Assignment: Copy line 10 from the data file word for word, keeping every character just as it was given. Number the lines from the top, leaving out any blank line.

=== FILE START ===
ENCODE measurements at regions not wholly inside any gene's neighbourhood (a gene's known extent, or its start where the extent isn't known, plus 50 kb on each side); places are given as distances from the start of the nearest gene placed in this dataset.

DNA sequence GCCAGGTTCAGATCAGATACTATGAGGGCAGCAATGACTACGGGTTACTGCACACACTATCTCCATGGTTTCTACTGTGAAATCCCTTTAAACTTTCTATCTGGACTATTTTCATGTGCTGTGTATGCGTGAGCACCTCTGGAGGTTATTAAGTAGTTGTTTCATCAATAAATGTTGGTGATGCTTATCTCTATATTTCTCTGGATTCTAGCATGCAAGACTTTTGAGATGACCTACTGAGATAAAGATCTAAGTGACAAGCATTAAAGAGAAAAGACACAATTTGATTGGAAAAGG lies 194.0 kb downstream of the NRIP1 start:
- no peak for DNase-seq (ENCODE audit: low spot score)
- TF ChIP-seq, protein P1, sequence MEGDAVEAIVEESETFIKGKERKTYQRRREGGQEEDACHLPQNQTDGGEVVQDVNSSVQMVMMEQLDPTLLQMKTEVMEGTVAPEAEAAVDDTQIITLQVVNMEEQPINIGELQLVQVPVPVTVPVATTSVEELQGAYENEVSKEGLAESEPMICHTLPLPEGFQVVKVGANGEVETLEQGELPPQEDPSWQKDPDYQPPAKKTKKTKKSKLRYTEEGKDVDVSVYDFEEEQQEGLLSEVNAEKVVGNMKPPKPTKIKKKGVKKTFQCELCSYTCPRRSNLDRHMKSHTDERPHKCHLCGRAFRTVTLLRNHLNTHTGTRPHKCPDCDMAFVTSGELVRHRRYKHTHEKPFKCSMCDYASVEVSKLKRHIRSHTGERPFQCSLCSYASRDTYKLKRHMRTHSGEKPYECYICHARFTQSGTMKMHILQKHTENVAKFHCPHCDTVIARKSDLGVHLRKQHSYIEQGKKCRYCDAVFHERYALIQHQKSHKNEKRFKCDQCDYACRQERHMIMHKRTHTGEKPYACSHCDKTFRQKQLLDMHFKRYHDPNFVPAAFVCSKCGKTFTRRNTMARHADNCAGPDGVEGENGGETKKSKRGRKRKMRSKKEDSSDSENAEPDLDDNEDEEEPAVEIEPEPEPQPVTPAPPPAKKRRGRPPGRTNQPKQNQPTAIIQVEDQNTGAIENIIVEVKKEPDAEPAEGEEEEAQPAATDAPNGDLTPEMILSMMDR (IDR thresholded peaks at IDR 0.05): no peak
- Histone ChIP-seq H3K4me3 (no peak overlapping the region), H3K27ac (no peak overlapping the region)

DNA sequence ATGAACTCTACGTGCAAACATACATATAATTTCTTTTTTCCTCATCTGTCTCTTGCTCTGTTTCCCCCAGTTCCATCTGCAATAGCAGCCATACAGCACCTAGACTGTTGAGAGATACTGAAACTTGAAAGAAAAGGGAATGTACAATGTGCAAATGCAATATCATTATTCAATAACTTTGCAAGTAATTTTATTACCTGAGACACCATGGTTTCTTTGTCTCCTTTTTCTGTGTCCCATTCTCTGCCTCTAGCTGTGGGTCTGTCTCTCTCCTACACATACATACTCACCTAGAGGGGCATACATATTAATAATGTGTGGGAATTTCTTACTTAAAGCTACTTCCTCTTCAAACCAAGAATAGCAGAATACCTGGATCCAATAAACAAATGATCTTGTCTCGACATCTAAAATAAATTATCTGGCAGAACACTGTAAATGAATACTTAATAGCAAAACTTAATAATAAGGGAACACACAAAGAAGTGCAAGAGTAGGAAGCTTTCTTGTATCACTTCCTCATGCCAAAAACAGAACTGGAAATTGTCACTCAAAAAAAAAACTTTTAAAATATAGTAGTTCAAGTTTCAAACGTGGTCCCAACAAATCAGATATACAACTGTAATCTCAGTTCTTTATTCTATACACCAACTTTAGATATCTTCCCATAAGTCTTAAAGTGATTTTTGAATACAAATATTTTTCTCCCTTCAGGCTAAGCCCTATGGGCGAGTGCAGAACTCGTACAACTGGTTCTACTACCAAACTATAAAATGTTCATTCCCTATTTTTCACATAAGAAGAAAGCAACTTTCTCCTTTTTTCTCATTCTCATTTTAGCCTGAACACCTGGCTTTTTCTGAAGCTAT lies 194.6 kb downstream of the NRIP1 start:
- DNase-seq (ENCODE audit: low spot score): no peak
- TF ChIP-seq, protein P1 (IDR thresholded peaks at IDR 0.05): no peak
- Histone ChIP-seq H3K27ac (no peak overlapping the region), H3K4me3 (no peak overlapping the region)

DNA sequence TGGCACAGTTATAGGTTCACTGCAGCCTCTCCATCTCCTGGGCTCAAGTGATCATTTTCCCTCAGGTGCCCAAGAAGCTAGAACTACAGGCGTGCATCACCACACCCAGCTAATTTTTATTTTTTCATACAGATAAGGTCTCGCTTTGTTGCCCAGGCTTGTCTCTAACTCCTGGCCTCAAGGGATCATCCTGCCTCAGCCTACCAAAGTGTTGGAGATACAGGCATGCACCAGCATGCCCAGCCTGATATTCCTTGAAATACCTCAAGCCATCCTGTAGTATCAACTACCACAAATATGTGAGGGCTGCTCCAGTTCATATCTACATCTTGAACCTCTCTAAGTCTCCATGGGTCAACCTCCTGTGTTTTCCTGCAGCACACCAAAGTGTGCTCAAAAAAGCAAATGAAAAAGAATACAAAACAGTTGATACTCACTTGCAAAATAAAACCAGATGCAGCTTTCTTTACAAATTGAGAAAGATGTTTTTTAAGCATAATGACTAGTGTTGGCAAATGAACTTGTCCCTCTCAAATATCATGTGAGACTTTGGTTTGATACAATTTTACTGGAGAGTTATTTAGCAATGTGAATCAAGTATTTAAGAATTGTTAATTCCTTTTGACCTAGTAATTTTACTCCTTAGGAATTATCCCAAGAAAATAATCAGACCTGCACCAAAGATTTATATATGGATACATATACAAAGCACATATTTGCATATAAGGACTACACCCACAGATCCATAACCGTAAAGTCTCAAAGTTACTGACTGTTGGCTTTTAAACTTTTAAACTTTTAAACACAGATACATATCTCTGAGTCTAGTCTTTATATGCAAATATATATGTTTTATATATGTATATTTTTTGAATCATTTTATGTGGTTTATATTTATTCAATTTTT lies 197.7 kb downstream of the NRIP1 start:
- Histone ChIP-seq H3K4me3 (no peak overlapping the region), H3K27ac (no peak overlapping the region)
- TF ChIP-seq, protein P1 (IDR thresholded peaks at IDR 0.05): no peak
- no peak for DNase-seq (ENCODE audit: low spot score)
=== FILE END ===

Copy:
DNA sequence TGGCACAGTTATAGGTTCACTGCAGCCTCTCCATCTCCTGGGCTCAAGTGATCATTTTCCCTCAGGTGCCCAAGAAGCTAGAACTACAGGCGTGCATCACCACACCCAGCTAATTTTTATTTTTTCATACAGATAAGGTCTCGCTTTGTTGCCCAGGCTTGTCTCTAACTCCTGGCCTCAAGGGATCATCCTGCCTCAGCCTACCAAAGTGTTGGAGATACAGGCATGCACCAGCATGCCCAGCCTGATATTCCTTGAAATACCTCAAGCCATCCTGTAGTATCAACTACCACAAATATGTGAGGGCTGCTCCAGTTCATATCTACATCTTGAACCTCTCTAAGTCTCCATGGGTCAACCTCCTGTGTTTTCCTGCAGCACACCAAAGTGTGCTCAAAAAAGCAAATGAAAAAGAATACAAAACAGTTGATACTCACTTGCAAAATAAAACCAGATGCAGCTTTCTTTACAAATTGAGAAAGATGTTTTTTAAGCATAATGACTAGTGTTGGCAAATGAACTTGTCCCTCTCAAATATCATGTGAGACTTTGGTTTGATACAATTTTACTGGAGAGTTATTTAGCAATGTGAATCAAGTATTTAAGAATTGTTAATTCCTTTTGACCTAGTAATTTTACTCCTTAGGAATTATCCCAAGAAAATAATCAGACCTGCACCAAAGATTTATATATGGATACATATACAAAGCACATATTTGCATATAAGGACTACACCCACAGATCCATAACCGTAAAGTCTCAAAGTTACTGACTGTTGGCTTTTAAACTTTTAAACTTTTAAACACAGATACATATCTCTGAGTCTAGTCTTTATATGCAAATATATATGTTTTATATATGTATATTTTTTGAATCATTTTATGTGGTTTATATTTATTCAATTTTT lies 197.7 kb downstream of the NRIP1 start: